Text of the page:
There came a moment when a user called me out in an Elder Scrolls Online preview because I named my character “Chumplord.” His argument was that I could not get invested in my character if I didn’t even make the attempt to buy into the fantasy. And though it was a pretty stupid point, he was also right to an extent: at least, in the sense that it made me realize I’ve never been truly “immersed” in a game before.

In Bioshock did I care about saving the Little Sisters? Hell no, I only did it because ultimately the endgame ADAM payoff was better. Games have certainly made me feel emotional, like The Walking Dead for example. But I didn’t feel as deeply towards those characters as I have towards characters in film and literature. I don’t fault the medium for that. But the rare game that comes along that does impact me, like Gone Home, tends to lose its meaning after seeing so many angry people label it as a “non-game” or “political drivel.”

Gone Home
In the year 2014, people still can’t seem to understand that you can give a character political beliefs without furthering an agenda yourself.

Have I been searching too hard to find meaning in the medium? Or have I not been looking hard enough? I don’t know, is the answer. But it’s a question that always comes up. The Last of Us has been hailed as one of the greatest games of our time, and I certainly enjoyed it. But why do I feel like in twenty years, more people will still be playing Super Mario 64 than TLoU? Is it because, at the core, games really are better when they prioritize fun?

So, after nearly a decade of my “gaming adventure,” all I have left are shelves full of games I have yet to play, an address book of friends I no longer have, a wealth of pissed-off readers, and a closet full of video game shirts with witty phrases on them. And you want to know what? It’s fucking embarrassing.

It’s embarrassing that whenever I meet a girl gamer that they feel like they have to prove something, thinking that I’ll quiz them on whether or not they’re “real.” It’s embarrassing when I’m with a group of friends and all I can do is quietly wait for someone to mention a game so I can spin the conversation around and participate. It’s embarrassing when people ask what I did with my summer and all I can say is “I stayed in my room and played games.” And I can’t keep living like that.

Neeeeerd
This is not what a “cool person” looks like.

Resolution

These recent controversies are  just the straws that broke the camel’s back. What do you do when your “industry” and “community” have begun throwing exploding rocks at each other? What do you do when everyone takes games so seriously that they launch hacking attacks and smear campaigns? You can either jump into the fray, ignore it, or willingly leave it behind. And I’ve taken that third road.

In the past months, I’ve gained more joy (and friends) by simply playing the same three games over and over again in speedruns than I have in the past three years, debating the Mass Effect 3 ending, Zoe Quinn, and whether or not tripping was a good mechanic in Brawl. I have a list of my favorite games that I’ve been categorically going through to experience the things that really matter to me. I’ve started watching television shows, listening to non-video game music, reading books, going on walks, getting back to my writing.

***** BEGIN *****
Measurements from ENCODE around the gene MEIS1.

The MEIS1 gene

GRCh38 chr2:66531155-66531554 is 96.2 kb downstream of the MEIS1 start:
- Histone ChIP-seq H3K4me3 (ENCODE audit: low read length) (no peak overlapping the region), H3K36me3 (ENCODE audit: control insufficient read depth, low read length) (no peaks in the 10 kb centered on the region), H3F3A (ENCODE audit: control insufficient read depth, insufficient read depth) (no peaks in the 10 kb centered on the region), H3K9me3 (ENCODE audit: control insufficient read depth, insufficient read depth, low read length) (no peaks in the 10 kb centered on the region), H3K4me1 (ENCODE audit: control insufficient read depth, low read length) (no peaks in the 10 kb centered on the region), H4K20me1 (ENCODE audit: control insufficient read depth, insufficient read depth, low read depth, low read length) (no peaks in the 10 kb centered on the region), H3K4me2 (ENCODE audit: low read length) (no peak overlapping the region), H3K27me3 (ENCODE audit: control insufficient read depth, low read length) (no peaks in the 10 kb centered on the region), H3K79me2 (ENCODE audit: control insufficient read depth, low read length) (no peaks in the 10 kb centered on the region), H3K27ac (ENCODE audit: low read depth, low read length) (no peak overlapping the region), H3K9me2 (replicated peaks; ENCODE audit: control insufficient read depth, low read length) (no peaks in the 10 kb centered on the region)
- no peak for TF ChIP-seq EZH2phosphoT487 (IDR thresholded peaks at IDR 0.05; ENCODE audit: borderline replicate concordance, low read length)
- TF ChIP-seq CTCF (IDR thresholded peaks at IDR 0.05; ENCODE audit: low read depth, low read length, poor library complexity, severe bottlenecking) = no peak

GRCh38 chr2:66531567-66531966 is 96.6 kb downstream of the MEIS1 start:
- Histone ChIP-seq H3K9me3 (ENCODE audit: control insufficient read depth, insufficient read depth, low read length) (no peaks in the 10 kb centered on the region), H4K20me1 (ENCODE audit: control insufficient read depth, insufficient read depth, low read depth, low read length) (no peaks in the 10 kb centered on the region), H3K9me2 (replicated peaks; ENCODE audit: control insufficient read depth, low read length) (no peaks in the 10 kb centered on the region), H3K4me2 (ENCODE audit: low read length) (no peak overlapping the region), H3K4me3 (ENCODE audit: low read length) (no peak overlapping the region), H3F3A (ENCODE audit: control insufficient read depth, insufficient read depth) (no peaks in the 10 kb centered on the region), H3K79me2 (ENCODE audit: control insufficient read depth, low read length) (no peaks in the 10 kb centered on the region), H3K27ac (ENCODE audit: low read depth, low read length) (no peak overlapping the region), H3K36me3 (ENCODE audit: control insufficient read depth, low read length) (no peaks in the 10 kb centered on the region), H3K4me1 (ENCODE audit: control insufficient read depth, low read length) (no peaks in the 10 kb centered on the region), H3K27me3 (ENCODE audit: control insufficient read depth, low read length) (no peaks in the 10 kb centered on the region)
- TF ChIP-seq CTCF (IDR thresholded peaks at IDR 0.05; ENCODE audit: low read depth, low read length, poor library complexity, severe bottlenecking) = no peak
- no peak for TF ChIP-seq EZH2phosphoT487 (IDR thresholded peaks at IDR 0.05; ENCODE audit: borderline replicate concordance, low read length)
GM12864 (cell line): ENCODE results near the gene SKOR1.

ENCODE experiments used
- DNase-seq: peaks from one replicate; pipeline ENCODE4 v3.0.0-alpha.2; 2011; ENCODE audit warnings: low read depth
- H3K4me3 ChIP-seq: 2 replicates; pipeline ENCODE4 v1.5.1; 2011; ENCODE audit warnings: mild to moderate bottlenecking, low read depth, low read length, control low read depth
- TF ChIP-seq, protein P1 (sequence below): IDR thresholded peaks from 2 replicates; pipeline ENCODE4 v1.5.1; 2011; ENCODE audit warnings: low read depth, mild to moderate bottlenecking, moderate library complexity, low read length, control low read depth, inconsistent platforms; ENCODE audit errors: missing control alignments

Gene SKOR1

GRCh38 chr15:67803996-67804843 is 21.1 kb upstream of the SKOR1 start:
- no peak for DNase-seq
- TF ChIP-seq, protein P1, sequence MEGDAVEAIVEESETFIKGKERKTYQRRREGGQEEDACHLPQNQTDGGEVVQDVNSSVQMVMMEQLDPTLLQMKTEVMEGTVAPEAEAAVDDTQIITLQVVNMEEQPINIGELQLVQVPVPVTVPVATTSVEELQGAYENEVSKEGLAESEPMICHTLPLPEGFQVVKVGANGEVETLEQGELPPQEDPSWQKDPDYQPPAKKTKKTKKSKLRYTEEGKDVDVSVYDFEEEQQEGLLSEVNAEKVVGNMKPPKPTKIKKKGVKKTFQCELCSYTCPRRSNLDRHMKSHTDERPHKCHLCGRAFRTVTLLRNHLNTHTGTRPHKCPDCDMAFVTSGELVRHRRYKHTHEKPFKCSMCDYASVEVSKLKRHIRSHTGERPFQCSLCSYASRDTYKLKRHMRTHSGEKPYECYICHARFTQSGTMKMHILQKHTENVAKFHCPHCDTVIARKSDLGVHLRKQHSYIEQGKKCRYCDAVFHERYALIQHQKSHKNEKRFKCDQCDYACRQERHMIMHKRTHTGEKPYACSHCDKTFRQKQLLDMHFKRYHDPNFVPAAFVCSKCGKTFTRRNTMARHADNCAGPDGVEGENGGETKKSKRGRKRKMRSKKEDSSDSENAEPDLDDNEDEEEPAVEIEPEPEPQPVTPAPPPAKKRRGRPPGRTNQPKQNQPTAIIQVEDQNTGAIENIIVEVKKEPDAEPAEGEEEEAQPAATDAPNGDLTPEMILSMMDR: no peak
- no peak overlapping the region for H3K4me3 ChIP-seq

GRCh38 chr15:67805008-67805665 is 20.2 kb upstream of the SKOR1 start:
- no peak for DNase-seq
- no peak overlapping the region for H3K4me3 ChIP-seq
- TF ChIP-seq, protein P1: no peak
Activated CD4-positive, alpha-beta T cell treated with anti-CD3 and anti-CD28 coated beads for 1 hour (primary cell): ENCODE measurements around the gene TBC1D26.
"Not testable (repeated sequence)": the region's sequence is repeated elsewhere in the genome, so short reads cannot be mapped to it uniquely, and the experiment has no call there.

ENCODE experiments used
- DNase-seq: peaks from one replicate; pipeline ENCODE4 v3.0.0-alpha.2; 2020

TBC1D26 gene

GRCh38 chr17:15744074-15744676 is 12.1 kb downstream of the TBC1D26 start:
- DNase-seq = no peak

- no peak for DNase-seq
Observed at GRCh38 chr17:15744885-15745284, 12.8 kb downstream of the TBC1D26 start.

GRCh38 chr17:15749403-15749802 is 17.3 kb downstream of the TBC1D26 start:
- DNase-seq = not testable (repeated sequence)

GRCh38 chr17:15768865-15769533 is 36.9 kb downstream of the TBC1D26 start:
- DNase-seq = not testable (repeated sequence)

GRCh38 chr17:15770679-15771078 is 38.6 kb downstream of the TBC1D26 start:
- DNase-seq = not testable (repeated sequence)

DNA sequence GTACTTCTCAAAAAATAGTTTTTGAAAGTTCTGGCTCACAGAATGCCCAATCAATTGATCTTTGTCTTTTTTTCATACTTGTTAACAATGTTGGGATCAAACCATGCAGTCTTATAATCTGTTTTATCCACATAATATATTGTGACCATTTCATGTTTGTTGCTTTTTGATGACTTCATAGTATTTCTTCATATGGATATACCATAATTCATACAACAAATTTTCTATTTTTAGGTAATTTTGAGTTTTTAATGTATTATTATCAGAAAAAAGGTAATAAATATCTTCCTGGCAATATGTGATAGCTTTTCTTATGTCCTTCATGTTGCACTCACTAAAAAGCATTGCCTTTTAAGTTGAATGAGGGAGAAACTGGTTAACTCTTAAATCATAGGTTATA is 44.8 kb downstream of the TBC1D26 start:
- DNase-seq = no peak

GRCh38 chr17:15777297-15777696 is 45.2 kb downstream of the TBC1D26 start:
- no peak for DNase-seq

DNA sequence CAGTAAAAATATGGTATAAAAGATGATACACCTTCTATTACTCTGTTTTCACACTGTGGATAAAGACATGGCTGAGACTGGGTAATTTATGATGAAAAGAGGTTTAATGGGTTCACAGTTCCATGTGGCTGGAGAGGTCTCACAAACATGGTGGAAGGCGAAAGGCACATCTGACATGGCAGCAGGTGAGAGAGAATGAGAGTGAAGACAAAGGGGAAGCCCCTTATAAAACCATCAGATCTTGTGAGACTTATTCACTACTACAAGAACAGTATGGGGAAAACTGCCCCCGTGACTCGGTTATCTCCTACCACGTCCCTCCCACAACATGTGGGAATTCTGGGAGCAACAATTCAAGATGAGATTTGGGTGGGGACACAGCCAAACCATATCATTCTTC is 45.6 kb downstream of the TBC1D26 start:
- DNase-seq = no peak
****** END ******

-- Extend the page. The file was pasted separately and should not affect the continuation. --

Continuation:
Freedom

I still intend to follow game news and write reviews as they come to me here, not because I feel obligated by a “gamer” identity, but because it’s what want to do. I still believe games are an art form and I want to advocate for them as such, but from a new angle. No longer in shallow all-or-nothing terms, but through the strict analysis and critical lens we apply to other mediums.

From this day forward, I am not a “gamer.” Nor am I a “game journalist.” I am simply a person who plays games and sometimes writes about them.

GamerMatrix

So What?

My goal here was not just to complain about my life or to say that being a gamer means that you are inevitably going to lead an unfulfilling life, even if it seems that way. I wrote this article because I believe that I am not the only person out there who has gone through this.

I let my gamer identity take over my life. As a result, any time the general “gamer” community was criticized, I took it as a personal affront. I thought I deserved better–I thought we deserved better. But game journalism is just a child of the digital age, and all our renowned voices are no different than the rest of us. They’re bloggers on the world’s largest platform, emotional, rash, and uncensored. We gave them their pedestals, we gave them their soapboxes, and only now do we seek to take them back when they opt to criticize us.

Angry

Both “sides” need to realize their errors. Gamers need to accept that if they want games to be taken seriously as art, they’re going to have to accept the same kind of criticism that other mediums receive. At the same time, “proper” game journalists need to stop resisting the idea of integrity as if they don’t need it. Their audiences demand it. Of course, this is ignoring the larger issue: once we set two distinct “sides” in any debate, we lose all chance at meaningful discussion between the two.

I suppose at the end of this wall of text, the best advice I can give is “don’t take yourself too seriously.” Or perhaps “don’t champion a cause based on a misappropriated sense of self.” If you identify as a gamer, I don’t mean to put you down. I just ask that you reflect and understand what brought you to gaming in the first place. If you’re not living according to that charter, maybe it’s best to step back and rethink your life like I have.